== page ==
Final Thoughts:  In the end, Hot Fuzz is one of my favourite movies of all time and is tied for being my favourite comedy of all time, with the only real competition being Deadpool and another Edgar Wright film I’ll get to soon. Everything about Hot Fuzz is comedic gold! The performances, the action, the editing style, the visual comedy that’s thrown throughout it, EVERYTHING about Hot Fuzz is comedic perfection and I cannot praise it enough. I wish to the bottom of my heart that more movies like this were made in North America, I truly do. Nobody makes movies like this quite like Edgar Wright does, and I hope at some point other directors take inspiration from his style of directing, especially with Hot Fuzz.

    Pros:

    • Pegg and Frost’s chemistry is perfect
    • Intriguing mystery
    • Wright’s directing and editing style is unlike any others
    • Sharp, witty banter
    • Amazing action scenes
    • The visual comedy

    Cons:

    • None.

    Overall Grade:  10/10

    Posted in 1001 Movies, Movie Reviews, movies

    Memento – Movie Review

    Director: Christopher Nolan

    Cast:  Guy Pearce, Carrie-Anne Moss, Joe Pantoliano

    Plot:  Told in reverse chronological order, the film follows Leonard Shelby, an insurance investigator whose wife is murdered and he is hit in the back of the head, resulting in his short-term memory loss. Now determined to avenge his wife, Leonard tries to piece together the clues about his wife’s murderer, going so far as to tattoo the clues he does know about him to his body in order to remember certain details. Along the way, he is helped by an undercover cop named Teddy and a woman named Natalie, who just might have different motives for Leonard.

    Before I start the actual review, welcome to my Christopher Nolan series of reviews! What’s the occasion, you may ask? Well, Dunkirk is coming out in July, so I figured since Christopher Nolan is my favourite filmmaker of all time, what better excuse do I have to talk about his filmography? I decided to skip his 1998 debut Following, since I tried to write a review for it and honestly couldn’t come up with much. And just because I know some people have not seen Memento, I am gonna keep this review spoiler free, so anyone who hasn’t seen it, you’re in the clear.

    First Thoughts:  Where the hell am I supposed to start with this one? Well, Christopher Nolan was a name that a lot of people didn’t know back in 2000/2001, and even between the release of this film and Batman Begins in 2005, it was still a name that a lot of people didn’t know. But over time, this film has become a phenomenon, with over 800,000 ratings on IMDb and worldwide recognition. Now the first time I saw it, I really liked it, but having seen it a second time knowing how certain things connect, the film got even better.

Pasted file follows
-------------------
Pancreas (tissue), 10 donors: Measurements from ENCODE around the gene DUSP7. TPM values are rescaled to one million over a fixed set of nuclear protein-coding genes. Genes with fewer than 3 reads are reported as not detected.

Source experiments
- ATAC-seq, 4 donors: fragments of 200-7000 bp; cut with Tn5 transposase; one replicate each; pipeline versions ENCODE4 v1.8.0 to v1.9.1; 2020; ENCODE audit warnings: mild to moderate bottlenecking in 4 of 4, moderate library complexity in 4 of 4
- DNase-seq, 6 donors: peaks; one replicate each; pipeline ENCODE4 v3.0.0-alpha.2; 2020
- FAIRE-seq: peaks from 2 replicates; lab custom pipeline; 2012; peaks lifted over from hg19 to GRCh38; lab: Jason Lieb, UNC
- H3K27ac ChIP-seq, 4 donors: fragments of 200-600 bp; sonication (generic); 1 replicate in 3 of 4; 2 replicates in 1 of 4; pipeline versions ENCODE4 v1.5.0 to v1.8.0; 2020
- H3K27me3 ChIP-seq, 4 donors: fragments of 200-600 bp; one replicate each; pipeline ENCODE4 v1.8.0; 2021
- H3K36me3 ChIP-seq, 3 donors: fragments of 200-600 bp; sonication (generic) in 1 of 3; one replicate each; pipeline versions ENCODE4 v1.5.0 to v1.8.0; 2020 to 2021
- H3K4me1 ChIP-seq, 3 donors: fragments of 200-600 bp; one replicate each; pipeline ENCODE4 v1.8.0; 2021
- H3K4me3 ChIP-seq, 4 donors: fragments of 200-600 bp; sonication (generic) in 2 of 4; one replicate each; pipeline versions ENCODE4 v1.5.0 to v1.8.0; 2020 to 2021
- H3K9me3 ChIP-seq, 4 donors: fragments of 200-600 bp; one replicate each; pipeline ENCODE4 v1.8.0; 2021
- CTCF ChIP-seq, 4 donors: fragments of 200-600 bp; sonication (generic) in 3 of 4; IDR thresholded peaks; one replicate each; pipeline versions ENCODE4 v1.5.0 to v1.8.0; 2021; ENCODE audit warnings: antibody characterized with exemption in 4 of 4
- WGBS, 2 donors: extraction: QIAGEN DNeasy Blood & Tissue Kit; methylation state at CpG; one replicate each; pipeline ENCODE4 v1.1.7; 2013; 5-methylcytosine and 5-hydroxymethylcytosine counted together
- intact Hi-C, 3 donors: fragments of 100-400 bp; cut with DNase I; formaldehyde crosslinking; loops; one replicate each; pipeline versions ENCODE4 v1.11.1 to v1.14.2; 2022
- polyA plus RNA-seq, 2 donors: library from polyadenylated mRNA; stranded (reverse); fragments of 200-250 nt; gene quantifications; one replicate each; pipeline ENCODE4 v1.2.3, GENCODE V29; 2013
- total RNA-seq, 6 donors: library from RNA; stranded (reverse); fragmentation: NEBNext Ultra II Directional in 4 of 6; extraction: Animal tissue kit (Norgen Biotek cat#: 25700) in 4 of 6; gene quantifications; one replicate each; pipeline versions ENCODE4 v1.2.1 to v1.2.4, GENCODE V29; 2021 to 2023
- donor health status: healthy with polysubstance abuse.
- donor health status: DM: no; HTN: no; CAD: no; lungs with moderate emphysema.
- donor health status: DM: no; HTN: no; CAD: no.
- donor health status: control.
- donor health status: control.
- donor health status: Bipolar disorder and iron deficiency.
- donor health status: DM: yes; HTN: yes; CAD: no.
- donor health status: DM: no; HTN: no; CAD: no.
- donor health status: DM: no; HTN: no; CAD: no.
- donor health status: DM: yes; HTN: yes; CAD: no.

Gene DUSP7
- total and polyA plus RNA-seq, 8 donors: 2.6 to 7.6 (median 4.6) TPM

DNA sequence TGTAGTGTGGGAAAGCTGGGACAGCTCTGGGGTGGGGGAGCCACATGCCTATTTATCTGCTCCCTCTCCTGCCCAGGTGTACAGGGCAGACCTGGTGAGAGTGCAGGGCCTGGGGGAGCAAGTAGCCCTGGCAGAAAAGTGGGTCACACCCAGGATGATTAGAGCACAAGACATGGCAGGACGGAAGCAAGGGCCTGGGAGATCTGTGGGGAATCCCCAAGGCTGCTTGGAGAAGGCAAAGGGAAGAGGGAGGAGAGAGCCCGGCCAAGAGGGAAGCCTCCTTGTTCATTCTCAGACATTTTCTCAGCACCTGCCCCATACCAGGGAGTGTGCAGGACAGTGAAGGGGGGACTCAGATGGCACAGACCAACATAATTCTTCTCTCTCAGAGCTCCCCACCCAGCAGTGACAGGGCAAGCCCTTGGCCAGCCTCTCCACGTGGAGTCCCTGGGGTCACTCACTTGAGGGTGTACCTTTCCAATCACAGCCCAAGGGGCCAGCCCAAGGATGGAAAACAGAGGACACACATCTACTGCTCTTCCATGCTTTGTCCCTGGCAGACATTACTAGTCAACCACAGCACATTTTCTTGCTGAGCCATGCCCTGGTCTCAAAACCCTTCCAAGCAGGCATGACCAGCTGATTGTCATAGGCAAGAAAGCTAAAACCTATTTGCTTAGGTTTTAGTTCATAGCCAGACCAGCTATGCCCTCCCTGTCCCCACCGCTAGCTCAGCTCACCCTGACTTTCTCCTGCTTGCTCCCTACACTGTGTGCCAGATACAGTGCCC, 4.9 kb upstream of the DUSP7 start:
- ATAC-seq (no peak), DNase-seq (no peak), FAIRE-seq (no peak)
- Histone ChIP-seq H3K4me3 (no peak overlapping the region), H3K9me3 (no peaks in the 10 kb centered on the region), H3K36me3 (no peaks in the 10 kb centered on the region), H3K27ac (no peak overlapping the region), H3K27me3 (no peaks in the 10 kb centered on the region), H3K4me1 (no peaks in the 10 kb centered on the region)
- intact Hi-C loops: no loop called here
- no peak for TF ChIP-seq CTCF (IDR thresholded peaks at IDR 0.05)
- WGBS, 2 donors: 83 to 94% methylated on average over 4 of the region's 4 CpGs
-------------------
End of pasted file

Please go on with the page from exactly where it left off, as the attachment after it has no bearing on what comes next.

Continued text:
Story:  Memento did something with storytelling that even to this day is incredibly unique, Nolan made the decision to tell the story in reverse, even going so far as to have the first scene in the film play out in reverse. This is actually quite interesting since Leonard has short term memory loss and can’t make new memories, so making the decision to tell the story in these fragments, it’s mind-boggling. Some people maybe aren’t fans of the way the story in this movie’s told, but I think it’s fantastic, and it really forces you to go back and rewatch it multiple times just so you can understand it. The other thing I love about the film is how it manipulates you into thinking certain things are one way, but then it turns the tables on you. And without spoiling anything, I will say that this film has a really good way of connecting things that happen at the beginning of the film and the end of the film.

    Technical:  Even this early in his filmmaking career, Christopher Nolan’s directorial vision is meticulous. There’s just something in the way he directs Memento that is a thing of beauty. He directs the moments of tension with such passion, and the more dramatic moments with just as much passion. Also, this film marked the first collaboration between Nolan and cinematographer Wally Phister, who is one of my favourite cinematographers, being right up there with Emmanuel Lubezki, and the cinematography in Memento is gorgeous. It truly gives the film this intense aura that wouldn’t have been there if Phister hadn’t been behind the camera.

    Performances:  In my opinion, Guy Pearce is one of the most underrated actors alive, and with this movie being so critically acclaimed, it’s kind of a wonder why people don’t notice him more, because he is so good in this movie. He’s a very broken character, which causes him to be very much an unreliable narrator, and that’s what I love about his character and the writing. Carrie-Anne Moss has also rarely been better than she is in this movie. You can talk about The Matrix forever, but I do believe that she’s at her best in this movie. She gives a lot of emotion to her character and you really do get the sense that she just wants to use Leonard for her own selfish purposes, which I really don’t want to get into here. Joe Pantoliano is also great as a cop who wants to help Leonard seek justice against his wife’s killer, and you can tell that he also has his own motives.